I think we’ve all experienced waiting for the water to heat up before jumping in the shower. Even after turning on a faucet, you can expect it to take a couple of minutes before the hot water arrives. In both cases, you watch precious resources go down the drain. What’s the solution? Install a domestic hot water recirculation pump on your water heater. California now mandates hot-water recirculation in building codes if the distance from the heat source to the tap is 50 feet or more. Other states are following suit by passing their own laws. We can assume that it won’t be long before California passes legislation requiring a domestic hot water recirculation pump for residential usage.
A Hot Water Recirculation Pump Gives You Water On Demand
In concept, hot water recirculation pumps are closely related to tankless water heaters because they provide hot water on demand to your faucets and showers. The pump continually circulates hot water through the pipes while a fixed-in thermostat maintains a set temperature. When the water cools, the process starts all over, maintaining the right temperature. According to the U.S. Government study, savings of up to 12,000 gallons of water for four points of hot water use and up to 15,000 gallons for five points of use per year. Those numbers will vary based on pipe size and the total length of pipe from the heater to the furthest sink or shower.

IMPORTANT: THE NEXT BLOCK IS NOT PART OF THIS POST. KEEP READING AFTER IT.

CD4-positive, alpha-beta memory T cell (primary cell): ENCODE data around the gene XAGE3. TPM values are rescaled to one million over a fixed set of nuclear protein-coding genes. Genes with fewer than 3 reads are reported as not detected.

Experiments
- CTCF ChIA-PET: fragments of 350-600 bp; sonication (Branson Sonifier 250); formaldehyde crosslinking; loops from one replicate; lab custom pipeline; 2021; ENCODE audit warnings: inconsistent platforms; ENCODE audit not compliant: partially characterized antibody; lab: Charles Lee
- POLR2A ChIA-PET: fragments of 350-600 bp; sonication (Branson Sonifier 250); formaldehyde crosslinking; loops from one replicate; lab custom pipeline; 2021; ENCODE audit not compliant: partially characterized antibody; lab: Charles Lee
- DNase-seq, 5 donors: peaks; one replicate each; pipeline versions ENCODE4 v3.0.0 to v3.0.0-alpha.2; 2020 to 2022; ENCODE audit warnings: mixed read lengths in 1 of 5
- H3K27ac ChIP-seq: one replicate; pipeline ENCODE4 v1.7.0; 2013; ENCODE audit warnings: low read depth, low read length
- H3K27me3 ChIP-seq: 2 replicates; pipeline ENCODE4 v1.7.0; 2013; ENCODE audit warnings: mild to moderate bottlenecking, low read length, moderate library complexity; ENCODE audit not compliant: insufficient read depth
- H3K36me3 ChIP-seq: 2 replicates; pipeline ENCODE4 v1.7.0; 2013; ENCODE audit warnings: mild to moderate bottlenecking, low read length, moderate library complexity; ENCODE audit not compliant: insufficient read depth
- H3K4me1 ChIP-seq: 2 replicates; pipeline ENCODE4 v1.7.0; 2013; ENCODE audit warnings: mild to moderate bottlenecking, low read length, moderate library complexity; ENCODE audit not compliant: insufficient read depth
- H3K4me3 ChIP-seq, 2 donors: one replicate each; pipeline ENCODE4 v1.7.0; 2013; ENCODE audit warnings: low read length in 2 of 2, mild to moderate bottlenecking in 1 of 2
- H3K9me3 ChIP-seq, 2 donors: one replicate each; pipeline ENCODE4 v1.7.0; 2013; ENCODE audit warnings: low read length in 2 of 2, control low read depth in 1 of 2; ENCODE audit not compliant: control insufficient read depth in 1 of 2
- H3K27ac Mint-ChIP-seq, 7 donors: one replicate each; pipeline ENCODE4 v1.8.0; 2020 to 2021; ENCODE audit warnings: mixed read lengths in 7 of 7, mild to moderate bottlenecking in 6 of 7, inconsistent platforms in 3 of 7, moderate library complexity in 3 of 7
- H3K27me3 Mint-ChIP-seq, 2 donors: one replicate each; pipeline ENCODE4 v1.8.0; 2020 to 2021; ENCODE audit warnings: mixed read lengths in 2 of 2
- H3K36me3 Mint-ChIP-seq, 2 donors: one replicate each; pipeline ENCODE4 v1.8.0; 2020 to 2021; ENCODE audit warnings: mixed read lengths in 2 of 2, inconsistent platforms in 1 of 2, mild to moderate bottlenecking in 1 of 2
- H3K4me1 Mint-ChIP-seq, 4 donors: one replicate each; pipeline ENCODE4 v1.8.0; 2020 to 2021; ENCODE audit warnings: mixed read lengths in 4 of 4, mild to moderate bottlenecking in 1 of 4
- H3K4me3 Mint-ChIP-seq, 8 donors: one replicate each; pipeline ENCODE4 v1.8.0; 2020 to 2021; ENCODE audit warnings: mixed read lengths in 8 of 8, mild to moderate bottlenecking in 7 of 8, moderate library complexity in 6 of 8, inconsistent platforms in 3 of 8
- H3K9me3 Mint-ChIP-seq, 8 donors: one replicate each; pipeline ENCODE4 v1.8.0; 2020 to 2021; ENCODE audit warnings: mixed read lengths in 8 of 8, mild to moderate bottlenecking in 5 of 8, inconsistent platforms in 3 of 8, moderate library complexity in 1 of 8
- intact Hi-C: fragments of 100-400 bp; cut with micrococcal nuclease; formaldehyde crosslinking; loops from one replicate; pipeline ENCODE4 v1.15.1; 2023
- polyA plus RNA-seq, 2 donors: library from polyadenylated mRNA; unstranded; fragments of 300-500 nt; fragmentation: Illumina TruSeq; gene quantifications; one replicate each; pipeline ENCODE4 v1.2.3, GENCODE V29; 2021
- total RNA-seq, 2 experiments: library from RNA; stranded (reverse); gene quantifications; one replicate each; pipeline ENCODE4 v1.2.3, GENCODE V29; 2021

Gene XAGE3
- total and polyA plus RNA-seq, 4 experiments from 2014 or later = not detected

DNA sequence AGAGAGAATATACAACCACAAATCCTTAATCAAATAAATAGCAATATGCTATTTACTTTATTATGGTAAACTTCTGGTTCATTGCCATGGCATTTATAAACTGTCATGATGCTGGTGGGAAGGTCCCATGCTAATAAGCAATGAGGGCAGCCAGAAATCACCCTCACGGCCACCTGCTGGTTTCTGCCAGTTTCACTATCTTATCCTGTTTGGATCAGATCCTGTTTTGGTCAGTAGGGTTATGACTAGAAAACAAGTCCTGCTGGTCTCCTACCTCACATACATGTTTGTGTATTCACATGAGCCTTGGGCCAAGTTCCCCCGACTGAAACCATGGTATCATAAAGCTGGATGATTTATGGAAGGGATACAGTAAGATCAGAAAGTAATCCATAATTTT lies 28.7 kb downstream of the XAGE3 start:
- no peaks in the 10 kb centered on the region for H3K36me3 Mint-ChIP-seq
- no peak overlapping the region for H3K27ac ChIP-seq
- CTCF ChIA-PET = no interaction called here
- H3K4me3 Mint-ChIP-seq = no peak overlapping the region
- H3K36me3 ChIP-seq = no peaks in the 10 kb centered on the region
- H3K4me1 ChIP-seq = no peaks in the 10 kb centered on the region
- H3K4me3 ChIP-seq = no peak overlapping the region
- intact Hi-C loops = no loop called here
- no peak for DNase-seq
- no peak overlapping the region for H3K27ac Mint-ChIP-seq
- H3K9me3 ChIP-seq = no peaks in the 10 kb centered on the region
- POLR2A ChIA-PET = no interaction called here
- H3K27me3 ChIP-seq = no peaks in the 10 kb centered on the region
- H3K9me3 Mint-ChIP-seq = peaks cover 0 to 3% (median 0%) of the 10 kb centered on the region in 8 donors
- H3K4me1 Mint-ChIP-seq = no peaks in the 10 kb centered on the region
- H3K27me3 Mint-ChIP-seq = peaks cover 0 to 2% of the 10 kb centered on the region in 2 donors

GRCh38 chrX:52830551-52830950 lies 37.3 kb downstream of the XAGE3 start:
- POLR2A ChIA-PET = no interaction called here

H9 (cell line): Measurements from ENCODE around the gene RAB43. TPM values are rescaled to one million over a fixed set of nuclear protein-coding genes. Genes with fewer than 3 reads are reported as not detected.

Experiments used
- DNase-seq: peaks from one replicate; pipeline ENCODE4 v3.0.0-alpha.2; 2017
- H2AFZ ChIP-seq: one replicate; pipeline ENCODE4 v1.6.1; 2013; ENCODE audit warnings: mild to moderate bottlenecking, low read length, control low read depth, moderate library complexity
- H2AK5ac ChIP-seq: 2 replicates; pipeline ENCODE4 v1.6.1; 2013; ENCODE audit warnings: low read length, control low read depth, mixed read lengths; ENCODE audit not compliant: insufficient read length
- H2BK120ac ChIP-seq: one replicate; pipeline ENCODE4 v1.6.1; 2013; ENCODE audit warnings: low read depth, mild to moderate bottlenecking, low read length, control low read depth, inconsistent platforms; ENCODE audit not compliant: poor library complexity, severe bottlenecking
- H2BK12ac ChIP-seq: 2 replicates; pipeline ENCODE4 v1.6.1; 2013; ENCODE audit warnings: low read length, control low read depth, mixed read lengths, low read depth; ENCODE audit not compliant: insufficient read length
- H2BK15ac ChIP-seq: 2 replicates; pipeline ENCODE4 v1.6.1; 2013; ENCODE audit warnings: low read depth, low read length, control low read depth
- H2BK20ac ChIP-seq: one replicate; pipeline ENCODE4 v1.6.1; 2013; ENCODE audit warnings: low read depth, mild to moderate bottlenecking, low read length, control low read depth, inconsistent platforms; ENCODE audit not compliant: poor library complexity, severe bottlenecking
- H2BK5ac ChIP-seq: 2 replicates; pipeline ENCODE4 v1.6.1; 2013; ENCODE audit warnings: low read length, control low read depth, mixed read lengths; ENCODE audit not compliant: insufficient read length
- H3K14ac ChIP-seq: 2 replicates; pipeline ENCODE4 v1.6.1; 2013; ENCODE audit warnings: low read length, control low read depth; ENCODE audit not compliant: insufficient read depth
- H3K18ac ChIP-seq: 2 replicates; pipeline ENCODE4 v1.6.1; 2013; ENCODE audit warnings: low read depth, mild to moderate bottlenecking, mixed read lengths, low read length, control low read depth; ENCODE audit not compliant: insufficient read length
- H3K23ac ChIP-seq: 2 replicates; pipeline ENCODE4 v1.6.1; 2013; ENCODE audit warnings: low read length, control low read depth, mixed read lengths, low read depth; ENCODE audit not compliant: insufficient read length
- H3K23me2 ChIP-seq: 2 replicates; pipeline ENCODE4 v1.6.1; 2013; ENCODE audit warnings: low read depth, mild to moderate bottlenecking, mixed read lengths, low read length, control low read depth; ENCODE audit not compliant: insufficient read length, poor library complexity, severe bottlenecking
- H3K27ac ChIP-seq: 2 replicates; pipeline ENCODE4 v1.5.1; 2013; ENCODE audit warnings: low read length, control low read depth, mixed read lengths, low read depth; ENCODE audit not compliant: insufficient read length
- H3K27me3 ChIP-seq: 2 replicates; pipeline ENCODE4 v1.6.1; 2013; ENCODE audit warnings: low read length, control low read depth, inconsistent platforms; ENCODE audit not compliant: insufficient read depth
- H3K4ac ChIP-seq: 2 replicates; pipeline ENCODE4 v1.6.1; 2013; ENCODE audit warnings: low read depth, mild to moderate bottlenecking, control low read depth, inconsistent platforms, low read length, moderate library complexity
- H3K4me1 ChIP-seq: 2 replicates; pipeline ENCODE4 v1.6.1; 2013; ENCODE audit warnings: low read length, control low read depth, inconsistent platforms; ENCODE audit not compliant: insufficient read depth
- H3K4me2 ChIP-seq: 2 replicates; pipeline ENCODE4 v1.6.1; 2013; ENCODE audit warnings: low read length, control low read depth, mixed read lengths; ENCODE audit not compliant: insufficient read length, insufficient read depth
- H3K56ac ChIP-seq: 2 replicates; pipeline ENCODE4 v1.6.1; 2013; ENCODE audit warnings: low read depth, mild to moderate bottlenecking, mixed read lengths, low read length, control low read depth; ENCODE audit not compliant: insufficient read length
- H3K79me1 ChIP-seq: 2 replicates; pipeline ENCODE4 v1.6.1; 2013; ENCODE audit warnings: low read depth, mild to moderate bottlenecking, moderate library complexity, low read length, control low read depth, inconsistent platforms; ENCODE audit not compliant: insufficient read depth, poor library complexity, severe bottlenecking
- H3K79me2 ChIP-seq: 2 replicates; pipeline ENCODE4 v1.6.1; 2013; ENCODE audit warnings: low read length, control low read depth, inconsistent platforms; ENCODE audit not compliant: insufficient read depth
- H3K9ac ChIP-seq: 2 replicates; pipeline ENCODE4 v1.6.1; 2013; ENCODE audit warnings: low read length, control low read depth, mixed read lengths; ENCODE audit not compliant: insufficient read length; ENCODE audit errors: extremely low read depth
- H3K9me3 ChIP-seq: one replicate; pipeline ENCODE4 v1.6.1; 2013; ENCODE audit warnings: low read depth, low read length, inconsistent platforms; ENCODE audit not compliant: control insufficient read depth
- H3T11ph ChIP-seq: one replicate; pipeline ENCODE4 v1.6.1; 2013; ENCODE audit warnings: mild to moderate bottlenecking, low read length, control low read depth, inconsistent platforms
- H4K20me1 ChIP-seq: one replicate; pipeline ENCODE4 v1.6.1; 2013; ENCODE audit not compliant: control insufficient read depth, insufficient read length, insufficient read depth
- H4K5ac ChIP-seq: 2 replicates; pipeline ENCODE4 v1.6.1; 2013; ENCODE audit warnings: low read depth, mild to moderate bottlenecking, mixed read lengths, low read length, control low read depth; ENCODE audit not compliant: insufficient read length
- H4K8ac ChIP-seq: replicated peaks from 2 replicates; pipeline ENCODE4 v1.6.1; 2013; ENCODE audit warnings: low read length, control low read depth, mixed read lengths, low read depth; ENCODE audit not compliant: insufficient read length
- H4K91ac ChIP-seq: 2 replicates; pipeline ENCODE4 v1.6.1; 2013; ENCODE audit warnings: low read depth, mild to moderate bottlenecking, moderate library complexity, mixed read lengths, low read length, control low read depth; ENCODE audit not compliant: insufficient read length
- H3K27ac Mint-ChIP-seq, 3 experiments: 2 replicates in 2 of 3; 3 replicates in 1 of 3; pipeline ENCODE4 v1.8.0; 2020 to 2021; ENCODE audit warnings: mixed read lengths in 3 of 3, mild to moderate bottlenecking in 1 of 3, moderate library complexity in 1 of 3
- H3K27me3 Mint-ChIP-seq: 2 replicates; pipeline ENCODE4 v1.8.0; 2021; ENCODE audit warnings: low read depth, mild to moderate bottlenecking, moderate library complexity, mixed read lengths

Buy one with A Timer And You’re Sure To Save Money
The numbers from government studies are highly debatable because gas and electricity need to be in the equation to see the real savings, if any, at all. For example, the cost of electricity to run the pump needs consideration, as well as the gas to heat the water continually. The debate goes on whether the pump is a good investment for your home or not.
But I think everyone can agree on a couple of things: one, having hot water on demand is an incredible convenience, whether it’s a money saver or not. And second, the numbers are so close regarding savings or loss that it’s worth installing just to save the water especially here in California. Another consideration is purchasing a hot water recirculation pump with a timer and to use it during peak hours; for instance, a couple of hours in the morning and evening when most of our showering and shaving takes place.
Here are my final thoughts:
You can have hot water on demand.
- It’s like owning a tankless water heater without all the high costs of installation.
- You will save an estimated 12,000 to 15,000 gallons of water per year.
- Purchase a hot water recirculation pump with a timer and set it for peak hours.
- A highly skilled do-it-yourselfer can install it, but it’s best to call your plumbing professional.
- Whether you’re saving money or breaking even, the product is worth having.